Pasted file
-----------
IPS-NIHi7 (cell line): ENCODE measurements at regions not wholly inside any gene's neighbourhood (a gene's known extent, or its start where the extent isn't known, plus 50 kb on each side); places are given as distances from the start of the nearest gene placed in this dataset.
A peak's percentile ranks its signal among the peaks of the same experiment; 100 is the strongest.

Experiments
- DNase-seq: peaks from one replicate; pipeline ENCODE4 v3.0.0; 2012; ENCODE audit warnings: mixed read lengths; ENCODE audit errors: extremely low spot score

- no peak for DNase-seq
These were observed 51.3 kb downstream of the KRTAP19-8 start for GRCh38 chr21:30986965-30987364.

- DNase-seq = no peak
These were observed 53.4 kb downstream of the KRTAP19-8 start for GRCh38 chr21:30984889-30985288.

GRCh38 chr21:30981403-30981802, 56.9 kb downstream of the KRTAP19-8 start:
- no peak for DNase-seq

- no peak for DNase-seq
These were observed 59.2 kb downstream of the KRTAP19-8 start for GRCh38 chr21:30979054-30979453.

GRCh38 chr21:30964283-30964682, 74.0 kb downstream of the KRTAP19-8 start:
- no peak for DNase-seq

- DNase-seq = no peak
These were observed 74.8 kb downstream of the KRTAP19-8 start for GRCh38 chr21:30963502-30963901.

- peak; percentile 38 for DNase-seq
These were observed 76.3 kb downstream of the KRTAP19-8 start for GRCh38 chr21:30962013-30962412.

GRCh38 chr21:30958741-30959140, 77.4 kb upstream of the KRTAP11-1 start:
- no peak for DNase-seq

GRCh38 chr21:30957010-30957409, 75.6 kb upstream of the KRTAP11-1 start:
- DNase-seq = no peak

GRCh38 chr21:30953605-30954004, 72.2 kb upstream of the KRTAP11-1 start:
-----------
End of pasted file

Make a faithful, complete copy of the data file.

IPS-NIHi7 (cell line): ENCODE measurements at regions not wholly inside any gene's neighbourhood (a gene's known extent, or its start where the extent isn't known, plus 50 kb on each side); places are given as distances from the start of the nearest gene placed in this dataset.
A peak's percentile ranks its signal among the peaks of the same experiment; 100 is the strongest.

Experiments
- DNase-seq: peaks from one replicate; pipeline ENCODE4 v3.0.0; 2012; ENCODE audit warnings: mixed read lengths; ENCODE audit errors: extremely low spot score

- no peak for DNase-seq
These were observed 51.3 kb downstream of the KRTAP19-8 start for GRCh38 chr21:30986965-30987364.

- DNase-seq = no peak
These were observed 53.4 kb downstream of the KRTAP19-8 start for GRCh38 chr21:30984889-30985288.

GRCh38 chr21:30981403-30981802, 56.9 kb downstream of the KRTAP19-8 start:
- no peak for DNase-seq

- no peak for DNase-seq
These were observed 59.2 kb downstream of the KRTAP19-8 start for GRCh38 chr21:30979054-30979453.

GRCh38 chr21:30964283-30964682, 74.0 kb downstream of the KRTAP19-8 start:
- no peak for DNase-seq

- DNase-seq = no peak
These were observed 74.8 kb downstream of the KRTAP19-8 start for GRCh38 chr21:30963502-30963901.

- peak; percentile 38 for DNase-seq
These were observed 76.3 kb downstream of the KRTAP19-8 start for GRCh38 chr21:30962013-30962412.

GRCh38 chr21:30958741-30959140, 77.4 kb upstream of the KRTAP11-1 start:
- no peak for DNase-seq

GRCh38 chr21:30957010-30957409, 75.6 kb upstream of the KRTAP11-1 start:
- DNase-seq = no peak

GRCh38 chr21:30953605-30954004, 72.2 kb upstream of the KRTAP11-1 start: